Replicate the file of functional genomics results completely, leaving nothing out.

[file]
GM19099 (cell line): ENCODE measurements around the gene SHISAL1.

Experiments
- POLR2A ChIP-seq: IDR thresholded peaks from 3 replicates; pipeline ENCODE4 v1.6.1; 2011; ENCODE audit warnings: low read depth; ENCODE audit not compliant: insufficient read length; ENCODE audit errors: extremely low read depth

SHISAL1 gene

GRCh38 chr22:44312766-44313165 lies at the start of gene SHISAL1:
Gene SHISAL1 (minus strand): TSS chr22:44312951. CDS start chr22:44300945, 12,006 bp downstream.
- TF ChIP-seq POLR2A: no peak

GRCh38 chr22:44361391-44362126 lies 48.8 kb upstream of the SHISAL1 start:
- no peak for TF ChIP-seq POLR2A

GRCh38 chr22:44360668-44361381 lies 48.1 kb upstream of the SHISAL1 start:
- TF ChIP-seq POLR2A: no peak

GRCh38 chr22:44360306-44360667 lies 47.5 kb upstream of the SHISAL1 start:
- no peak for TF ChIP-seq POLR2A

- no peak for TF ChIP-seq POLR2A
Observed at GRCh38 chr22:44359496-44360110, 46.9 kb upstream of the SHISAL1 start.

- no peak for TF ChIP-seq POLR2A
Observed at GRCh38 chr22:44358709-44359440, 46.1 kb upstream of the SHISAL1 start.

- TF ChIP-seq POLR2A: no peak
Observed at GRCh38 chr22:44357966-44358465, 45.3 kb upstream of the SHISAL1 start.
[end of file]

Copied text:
GM19099 (cell line): ENCODE measurements around the gene SHISAL1.

Experiments
- POLR2A ChIP-seq: IDR thresholded peaks from 3 replicates; pipeline ENCODE4 v1.6.1; 2011; ENCODE audit warnings: low read depth; ENCODE audit not compliant: insufficient read length; ENCODE audit errors: extremely low read depth

SHISAL1 gene

GRCh38 chr22:44312766-44313165 lies at the start of gene SHISAL1:
Gene SHISAL1 (minus strand): TSS chr22:44312951. CDS start chr22:44300945, 12,006 bp downstream.
- TF ChIP-seq POLR2A: no peak

GRCh38 chr22:44361391-44362126 lies 48.8 kb upstream of the SHISAL1 start:
- no peak for TF ChIP-seq POLR2A

GRCh38 chr22:44360668-44361381 lies 48.1 kb upstream of the SHISAL1 start:
- TF ChIP-seq POLR2A: no peak

GRCh38 chr22:44360306-44360667 lies 47.5 kb upstream of the SHISAL1 start:
- no peak for TF ChIP-seq POLR2A

- no peak for TF ChIP-seq POLR2A
Observed at GRCh38 chr22:44359496-44360110, 46.9 kb upstream of the SHISAL1 start.

- no peak for TF ChIP-seq POLR2A
Observed at GRCh38 chr22:44358709-44359440, 46.1 kb upstream of the SHISAL1 start.

- TF ChIP-seq POLR2A: no peak
Observed at GRCh38 chr22:44357966-44358465, 45.3 kb upstream of the SHISAL1 start.